All engagement avenues promote the Your Say Unley website for viewing the draft Plan, viewing the key network maps and recommendations, and for completing the survey form on-line. Hard copies of the survey form are also available.
The survey seeks support of the Plan in general, gauges the community’s opinion on an appropriate time frame to deliver the networks proposed, and also provides an opportunity for respondents to discuss what improvement they consider the most important.
Please view the project page at http://yoursay.unley.sa.gov.au/draft-walking-and-cycling-plan-2016-2021?preview=true to view the engagement material.
Please also note that consultation ends on 29 April 2016.
Draft Tree Strategy
The City of Unley’s urban forest contributes significantly to the City’s character and is integral to making Unley a green, liveable and sustainable City. Council has developed a new draft Tree Strategy and we would like you to get involved by providing thoughts and feedback on the Strategy. Your feedback on the draft Tree Strategy can be provided in one of the following ways:
- Provide your comments online at Your Say Unley
- Send an email, with “Draft Tree Strategy” in the subject heading, to firstname.lastname@example.org
- Send a written submission to “Draft Tree Strategy”, PO Box 1, Unley, SA 5061
Your feedback will be accepted between now and close of business on Thursday 31 March.
Stormwater Management and Water Detention
An effective Stormwater Management Plan that will reduce flooding in our suburbs is essential for the wellbeing of hundreds of our residents. Unfortunately, I did not achieve my objective of a dam in the upper reaches of Brown Hill Creek which was a major part of my goal in this regard. In South Australia, “we live in the driest state of the driest inhabited continent”. Water that currently flows to the sea could be used to water our parks and gardens. While work on water detention and harvesting has already been undertaken by Council, I will continue to work on progressing such programmes further.
Preservation of our Parks and Open Spaces
My children benefited from being able to play in Heywood, Orphanage and other parks throughout the Unley area. My grandchildren are now doing the same and reliving some of the wonderful experiences that their parents enjoyed. We relish the fact that this tradition is continuing. Such amenities are precious in an area with limited facilities of this type and if elected, I will work to ensure they are preserved for current and future generations.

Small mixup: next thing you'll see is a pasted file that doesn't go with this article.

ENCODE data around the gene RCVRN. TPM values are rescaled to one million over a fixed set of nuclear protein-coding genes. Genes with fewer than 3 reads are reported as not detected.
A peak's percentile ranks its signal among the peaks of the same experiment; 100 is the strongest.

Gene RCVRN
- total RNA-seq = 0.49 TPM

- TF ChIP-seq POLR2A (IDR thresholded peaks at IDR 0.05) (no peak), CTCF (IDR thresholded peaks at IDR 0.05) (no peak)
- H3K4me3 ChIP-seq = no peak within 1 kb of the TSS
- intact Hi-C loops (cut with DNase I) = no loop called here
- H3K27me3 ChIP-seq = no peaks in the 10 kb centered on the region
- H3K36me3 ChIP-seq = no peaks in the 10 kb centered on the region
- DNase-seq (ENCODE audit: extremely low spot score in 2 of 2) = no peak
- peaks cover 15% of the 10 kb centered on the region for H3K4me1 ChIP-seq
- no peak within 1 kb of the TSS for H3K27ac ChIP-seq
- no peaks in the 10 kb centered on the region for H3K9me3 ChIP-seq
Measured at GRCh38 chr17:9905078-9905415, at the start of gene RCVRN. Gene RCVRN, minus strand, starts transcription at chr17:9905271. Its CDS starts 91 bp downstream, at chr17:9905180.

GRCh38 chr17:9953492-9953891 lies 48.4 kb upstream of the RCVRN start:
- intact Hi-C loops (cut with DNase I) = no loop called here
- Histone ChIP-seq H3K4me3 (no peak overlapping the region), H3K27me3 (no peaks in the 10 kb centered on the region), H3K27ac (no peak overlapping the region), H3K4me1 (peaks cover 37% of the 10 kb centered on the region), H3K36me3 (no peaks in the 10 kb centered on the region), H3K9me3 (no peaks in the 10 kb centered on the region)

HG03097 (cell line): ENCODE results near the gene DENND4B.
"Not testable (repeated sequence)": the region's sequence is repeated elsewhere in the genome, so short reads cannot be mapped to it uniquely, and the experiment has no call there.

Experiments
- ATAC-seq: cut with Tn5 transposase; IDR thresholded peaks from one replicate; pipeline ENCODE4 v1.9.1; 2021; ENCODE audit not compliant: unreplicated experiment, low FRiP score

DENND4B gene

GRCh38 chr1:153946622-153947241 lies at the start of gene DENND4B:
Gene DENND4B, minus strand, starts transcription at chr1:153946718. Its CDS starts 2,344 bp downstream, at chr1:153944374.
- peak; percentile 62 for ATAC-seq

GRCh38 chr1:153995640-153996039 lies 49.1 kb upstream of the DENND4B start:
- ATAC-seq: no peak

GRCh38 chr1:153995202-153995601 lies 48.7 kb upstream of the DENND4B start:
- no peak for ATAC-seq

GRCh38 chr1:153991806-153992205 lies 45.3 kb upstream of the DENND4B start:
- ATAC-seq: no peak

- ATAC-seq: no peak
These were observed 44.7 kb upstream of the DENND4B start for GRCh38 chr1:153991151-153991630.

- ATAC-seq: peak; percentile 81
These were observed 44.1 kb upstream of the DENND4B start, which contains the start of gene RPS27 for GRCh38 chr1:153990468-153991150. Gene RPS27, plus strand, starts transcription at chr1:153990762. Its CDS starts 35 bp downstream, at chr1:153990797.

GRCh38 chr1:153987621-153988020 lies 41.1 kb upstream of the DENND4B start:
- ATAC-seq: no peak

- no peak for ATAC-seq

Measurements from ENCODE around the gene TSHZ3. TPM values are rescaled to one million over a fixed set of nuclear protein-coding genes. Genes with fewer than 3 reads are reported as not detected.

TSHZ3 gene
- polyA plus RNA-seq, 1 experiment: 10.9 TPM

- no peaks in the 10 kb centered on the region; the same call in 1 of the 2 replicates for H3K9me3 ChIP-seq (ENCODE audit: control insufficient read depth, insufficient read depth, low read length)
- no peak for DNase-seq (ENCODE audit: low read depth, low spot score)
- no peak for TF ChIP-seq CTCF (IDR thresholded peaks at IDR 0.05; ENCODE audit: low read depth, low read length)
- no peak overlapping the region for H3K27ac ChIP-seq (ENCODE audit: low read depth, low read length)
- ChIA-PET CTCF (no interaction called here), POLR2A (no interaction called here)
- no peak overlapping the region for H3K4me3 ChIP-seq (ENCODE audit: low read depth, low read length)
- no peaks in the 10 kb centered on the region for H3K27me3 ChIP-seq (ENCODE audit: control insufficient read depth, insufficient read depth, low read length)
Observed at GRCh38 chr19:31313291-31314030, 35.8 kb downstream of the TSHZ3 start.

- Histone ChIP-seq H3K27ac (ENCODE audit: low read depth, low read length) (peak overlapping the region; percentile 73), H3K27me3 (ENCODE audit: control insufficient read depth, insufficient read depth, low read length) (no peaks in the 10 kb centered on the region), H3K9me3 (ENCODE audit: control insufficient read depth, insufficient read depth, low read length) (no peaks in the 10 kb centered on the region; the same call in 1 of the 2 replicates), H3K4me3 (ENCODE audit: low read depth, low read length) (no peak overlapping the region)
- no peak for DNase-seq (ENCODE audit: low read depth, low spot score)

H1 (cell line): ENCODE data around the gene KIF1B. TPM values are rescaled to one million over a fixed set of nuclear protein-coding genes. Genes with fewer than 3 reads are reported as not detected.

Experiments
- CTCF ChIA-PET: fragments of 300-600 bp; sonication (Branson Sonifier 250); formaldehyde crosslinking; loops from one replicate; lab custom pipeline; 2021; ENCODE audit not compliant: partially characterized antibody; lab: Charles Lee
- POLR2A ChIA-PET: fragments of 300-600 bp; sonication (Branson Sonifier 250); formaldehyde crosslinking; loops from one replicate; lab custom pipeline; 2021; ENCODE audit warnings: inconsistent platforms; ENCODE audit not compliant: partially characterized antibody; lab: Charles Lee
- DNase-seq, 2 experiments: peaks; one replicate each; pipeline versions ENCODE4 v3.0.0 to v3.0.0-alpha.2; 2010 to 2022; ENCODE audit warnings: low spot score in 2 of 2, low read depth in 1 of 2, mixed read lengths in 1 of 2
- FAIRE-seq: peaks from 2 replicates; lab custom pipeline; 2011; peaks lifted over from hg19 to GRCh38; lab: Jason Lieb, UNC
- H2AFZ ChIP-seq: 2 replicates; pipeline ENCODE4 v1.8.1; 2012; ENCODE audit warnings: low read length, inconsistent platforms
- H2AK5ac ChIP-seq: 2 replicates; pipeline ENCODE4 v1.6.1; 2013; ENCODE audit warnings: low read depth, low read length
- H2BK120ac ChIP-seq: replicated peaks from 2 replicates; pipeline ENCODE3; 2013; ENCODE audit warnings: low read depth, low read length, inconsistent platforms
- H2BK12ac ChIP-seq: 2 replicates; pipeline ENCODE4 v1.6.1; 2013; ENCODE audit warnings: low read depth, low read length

Traffic Flows through the City of Unley
Workers coming into Adelaide travel through our suburbs. While this is a fact of city life, it is important to ensure that our residents are not disadvantaged by the increasing traffic flows and on-street parking. One example is the parking area near the Goodwood tram stop which is largely occupied by commuters from outer suburbs taking a tram into the city. This makes it difficult for local residents to find an off-street park. They then park in the surrounding streets, requiring drivers to negotiate narrow passage ways due to cars being parked on both sides of the street. Another is the incidence of drivers taking what they consider to be ‘short cuts’ by driving through minor roads, increasing the number of vehicles in streets that are not designed to take high volumes of traffic.
Increase Community Awareness of Community / Council Issues
Over the last couple of years, I have become increasingly aware that many residents have not been fully aware of important matters being considered by Council. In January 2014, a public meeting was held to gain input from the community for the review of Council’s policy on Community Engagement and Public Consultation. I was among a group of residents who provided input to that review and I would like to be more involved in seeing that policy implemented.
Community Health and Wellbeing
As a ‘walker’ and a ‘cyclist’, I enjoy the health benefits of these activities, together with other ‘like minded’ people. In order to encourage these activities further, it is important that foot and cycle paths are safe and appropriate for the needs of the community.